On the first Sunday of Great Lent, the Sunday of Orthodoxy, March 14, 1965, the parish met in the old church for the last service, a service of Thanksgiving (Molieben). Then, as the faithful came to receive the blessings of the parish priest, they were given an article to carry to the new church. After the entrance prayers, the ribbon was cut, the door unlocked, and the triumphal entry was made. After a small service of blessing, the first Divine Liturgy was celebrated in the new church. Many people rejoiced by partaking of the Sacrament of Holy Communion that day. The newly re-elected officers of the parish council were installed. A tea was served in honor of the occasion. On Sunday, June 6, 1965, the Holy Altar was consecrated and the church dedicated and anointed with Holy Chrism by His Eminence Archbishop John of Chicago. Holy relics of St. John the Russian, New Confessor, were placed in the new marble Altar. The late Protopresbyter Alexander Schmemann (+ Memory Eternal), former Dean of St. Vladimir's Orthodox Theological Seminary, was the guest speaker at the Consecration Banquet.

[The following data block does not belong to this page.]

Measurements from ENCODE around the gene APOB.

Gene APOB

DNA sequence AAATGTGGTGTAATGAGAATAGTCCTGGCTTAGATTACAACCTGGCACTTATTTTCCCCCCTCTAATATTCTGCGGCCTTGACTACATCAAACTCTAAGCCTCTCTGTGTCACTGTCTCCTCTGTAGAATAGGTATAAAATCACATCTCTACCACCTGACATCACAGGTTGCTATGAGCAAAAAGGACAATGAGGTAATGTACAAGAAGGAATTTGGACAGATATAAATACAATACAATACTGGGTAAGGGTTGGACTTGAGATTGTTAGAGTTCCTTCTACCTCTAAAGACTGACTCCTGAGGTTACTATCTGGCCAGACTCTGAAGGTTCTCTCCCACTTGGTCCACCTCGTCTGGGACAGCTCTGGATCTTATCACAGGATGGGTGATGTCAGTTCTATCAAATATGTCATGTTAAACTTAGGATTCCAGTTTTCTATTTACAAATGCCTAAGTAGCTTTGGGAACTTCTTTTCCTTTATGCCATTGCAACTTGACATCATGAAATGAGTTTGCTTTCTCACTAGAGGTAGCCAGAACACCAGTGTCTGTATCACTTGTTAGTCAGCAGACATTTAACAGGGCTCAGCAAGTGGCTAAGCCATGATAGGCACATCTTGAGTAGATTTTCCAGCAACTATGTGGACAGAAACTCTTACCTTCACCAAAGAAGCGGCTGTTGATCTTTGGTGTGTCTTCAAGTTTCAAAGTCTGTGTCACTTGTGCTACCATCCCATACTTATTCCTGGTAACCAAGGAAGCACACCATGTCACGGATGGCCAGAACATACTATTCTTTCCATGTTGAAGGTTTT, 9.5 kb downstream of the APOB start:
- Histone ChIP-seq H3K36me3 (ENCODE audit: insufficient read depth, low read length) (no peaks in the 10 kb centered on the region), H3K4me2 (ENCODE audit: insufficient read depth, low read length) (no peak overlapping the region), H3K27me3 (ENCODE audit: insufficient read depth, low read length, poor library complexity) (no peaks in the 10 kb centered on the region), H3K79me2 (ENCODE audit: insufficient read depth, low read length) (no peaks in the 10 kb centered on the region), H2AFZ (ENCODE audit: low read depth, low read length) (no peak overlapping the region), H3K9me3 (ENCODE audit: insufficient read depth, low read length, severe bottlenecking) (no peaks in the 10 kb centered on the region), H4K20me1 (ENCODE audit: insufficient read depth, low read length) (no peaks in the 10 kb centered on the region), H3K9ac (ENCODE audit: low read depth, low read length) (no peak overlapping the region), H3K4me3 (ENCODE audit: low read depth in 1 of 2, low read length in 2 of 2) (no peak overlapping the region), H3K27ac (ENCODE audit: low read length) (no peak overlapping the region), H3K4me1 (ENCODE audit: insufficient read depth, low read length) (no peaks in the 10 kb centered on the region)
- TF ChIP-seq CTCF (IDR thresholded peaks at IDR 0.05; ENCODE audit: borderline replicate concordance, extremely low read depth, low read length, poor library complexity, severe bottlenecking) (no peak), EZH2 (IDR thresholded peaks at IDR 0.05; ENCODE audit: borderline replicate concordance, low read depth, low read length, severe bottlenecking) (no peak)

On Sunday, September 10, 1972, seven years after the consecration of our church, the faithful again gathered to celebrate "the burning of the Church Mortgage" and the "Ground-breaking Service" for the proposed new rectory. This completed another milestone in the history of the parish. The new parish rectory was completed in time to be blessed by His Eminence, Archbishop John, during his visit with us to commemorate the feast of our patron (The Nativity of the Theotokos) on September 9, 1973. In the spring of 1988, the rectory mortgage was retired and a "Rectory Mortgage Burning Luncheon" was held at the Madison Recreational Center on Sunday, October 2, 1988, to express another milestone in the history of the parish.

While there is much within the history of Nativity of the Virgin Mary Orthodox Church that is not written here, we cannot stop now to look back on our accomplishments. Rather, we look forward to all that we have yet to do for the glory of God. By His grace, we shall let our light shine before all people, so that they may see our good works and give glory to our Father who is is heaven. (Matt 5:16). Amen!